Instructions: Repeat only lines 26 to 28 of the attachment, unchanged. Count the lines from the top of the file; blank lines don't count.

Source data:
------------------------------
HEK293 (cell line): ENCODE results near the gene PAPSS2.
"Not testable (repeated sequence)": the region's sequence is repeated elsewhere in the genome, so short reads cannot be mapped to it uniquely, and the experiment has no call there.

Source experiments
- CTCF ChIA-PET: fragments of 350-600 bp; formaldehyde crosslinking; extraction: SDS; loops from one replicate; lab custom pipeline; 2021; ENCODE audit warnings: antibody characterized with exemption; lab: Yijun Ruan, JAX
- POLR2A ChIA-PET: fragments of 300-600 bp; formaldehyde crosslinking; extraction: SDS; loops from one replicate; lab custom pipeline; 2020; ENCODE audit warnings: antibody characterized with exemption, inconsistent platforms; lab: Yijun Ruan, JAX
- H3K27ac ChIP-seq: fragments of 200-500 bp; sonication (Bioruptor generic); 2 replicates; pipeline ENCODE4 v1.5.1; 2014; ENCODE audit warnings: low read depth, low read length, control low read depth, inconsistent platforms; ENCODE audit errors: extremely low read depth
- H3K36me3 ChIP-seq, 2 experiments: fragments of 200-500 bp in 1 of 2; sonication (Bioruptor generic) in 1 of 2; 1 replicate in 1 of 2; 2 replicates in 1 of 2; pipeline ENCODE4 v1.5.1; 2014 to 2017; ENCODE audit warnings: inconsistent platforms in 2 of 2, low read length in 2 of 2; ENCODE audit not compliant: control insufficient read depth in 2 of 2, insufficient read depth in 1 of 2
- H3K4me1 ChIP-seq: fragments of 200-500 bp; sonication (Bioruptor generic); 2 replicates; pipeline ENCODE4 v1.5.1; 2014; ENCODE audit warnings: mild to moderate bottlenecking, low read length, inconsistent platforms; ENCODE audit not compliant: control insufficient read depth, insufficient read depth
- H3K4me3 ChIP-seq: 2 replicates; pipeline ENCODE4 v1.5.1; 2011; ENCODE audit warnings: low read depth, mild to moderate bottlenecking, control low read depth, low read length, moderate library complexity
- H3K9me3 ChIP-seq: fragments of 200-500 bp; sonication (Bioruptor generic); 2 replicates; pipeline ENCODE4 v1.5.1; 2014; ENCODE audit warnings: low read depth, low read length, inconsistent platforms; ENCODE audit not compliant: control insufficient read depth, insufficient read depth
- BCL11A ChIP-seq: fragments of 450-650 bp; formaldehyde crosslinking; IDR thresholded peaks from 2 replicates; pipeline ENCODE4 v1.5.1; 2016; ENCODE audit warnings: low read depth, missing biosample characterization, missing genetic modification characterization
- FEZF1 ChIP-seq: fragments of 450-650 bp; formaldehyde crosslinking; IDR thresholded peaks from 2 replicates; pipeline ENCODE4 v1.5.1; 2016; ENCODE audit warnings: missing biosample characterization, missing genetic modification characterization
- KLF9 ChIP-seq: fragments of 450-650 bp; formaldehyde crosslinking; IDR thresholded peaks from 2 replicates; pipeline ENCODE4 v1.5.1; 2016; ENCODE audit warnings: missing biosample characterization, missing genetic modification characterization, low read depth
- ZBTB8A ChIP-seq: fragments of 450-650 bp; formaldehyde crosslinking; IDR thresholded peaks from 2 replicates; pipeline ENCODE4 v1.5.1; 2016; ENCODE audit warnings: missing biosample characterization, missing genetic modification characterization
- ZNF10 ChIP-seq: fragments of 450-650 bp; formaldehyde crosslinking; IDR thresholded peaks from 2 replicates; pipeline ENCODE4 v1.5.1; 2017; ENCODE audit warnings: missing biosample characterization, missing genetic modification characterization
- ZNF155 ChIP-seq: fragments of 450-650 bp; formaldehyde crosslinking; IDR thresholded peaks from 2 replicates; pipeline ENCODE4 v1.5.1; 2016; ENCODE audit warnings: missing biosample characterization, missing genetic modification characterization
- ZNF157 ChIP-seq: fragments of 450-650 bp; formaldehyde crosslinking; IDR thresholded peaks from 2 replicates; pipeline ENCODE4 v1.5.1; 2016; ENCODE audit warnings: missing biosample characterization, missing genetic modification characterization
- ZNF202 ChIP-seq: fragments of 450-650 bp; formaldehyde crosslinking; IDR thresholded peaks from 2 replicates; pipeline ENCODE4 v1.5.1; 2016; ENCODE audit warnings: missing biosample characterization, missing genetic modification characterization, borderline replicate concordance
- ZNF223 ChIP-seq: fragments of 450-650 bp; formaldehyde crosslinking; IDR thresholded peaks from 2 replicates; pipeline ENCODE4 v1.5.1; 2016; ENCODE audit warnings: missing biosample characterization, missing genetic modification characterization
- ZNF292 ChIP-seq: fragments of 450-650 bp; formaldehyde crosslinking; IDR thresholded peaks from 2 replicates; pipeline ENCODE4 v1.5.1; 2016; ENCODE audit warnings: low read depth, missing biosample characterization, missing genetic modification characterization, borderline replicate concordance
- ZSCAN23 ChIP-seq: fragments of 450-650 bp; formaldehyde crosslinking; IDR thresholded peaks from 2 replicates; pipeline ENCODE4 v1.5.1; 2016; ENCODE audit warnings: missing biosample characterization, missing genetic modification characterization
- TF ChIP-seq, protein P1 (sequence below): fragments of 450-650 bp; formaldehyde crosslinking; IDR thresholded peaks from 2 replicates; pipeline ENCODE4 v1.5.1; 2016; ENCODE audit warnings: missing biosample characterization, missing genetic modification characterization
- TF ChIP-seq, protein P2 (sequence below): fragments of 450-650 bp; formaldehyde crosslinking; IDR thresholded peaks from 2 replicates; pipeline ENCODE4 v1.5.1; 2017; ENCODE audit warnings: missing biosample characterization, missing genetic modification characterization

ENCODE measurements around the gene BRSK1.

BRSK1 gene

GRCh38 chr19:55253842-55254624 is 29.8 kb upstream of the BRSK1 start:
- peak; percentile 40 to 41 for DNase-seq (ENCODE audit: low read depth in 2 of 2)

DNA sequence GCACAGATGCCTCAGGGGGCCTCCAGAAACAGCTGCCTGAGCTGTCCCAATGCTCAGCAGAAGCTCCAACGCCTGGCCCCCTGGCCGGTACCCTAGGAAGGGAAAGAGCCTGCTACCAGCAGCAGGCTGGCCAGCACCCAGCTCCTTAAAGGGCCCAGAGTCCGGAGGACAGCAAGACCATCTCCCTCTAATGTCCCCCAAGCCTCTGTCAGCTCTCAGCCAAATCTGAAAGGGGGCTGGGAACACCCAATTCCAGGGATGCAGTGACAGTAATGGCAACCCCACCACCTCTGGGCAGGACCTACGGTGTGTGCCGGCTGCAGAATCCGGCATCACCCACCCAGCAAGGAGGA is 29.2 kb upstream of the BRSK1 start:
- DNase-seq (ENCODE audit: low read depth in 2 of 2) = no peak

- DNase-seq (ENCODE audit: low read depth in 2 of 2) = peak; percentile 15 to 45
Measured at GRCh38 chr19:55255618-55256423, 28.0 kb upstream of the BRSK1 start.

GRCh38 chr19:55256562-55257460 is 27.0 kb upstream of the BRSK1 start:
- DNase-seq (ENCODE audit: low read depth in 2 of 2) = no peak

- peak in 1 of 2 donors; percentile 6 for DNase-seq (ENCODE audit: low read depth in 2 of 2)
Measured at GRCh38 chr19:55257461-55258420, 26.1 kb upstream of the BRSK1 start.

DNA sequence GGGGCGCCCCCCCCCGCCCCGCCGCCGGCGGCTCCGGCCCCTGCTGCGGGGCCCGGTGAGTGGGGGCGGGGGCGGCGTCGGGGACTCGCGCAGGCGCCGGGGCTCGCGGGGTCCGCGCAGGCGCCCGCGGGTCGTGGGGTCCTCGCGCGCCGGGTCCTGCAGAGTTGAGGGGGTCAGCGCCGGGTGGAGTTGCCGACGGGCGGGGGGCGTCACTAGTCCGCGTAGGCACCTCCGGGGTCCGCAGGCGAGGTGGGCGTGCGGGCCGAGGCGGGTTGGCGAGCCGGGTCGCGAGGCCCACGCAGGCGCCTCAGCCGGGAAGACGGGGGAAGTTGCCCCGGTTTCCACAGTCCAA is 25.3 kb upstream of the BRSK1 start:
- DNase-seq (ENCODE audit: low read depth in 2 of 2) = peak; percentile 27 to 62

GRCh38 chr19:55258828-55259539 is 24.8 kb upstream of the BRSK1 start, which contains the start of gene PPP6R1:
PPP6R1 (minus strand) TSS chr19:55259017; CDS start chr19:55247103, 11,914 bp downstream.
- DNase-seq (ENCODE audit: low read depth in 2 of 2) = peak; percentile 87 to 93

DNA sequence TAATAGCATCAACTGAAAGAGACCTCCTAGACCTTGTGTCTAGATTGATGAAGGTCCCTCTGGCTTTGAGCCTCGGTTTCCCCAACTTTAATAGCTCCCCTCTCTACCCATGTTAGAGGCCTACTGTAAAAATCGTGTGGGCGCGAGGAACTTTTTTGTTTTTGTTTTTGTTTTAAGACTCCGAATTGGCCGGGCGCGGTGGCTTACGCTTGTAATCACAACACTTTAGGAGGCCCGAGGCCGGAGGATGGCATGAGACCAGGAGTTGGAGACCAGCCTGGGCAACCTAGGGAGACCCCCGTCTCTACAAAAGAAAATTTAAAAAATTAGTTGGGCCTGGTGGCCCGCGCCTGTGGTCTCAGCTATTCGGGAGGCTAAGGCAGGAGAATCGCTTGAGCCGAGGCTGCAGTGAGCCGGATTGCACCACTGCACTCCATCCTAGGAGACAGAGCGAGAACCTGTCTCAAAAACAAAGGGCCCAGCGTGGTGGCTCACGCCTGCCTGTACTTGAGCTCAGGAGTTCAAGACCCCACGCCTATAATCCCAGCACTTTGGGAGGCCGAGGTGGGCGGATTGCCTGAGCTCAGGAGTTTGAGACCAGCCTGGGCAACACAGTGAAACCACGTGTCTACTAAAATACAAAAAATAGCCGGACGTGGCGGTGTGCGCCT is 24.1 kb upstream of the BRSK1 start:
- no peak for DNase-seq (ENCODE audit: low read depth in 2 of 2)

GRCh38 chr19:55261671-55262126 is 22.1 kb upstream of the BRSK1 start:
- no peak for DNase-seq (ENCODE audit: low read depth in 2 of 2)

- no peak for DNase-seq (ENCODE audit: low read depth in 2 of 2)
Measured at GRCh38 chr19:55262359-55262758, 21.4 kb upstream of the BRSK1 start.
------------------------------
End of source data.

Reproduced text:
GRCh38 chr19:55253842-55254624 is 29.8 kb upstream of the BRSK1 start:
- peak; percentile 40 to 41 for DNase-seq (ENCODE audit: low read depth in 2 of 2)

DNA sequence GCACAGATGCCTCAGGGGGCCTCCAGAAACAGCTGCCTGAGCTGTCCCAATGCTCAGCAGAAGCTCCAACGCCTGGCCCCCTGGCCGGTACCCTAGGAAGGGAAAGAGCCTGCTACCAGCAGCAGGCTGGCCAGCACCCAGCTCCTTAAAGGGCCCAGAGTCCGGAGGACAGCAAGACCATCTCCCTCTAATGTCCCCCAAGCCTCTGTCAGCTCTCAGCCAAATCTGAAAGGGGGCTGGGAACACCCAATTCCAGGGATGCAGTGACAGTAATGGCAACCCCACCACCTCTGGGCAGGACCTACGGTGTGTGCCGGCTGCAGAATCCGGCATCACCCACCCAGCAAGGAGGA is 29.2 kb upstream of the BRSK1 start: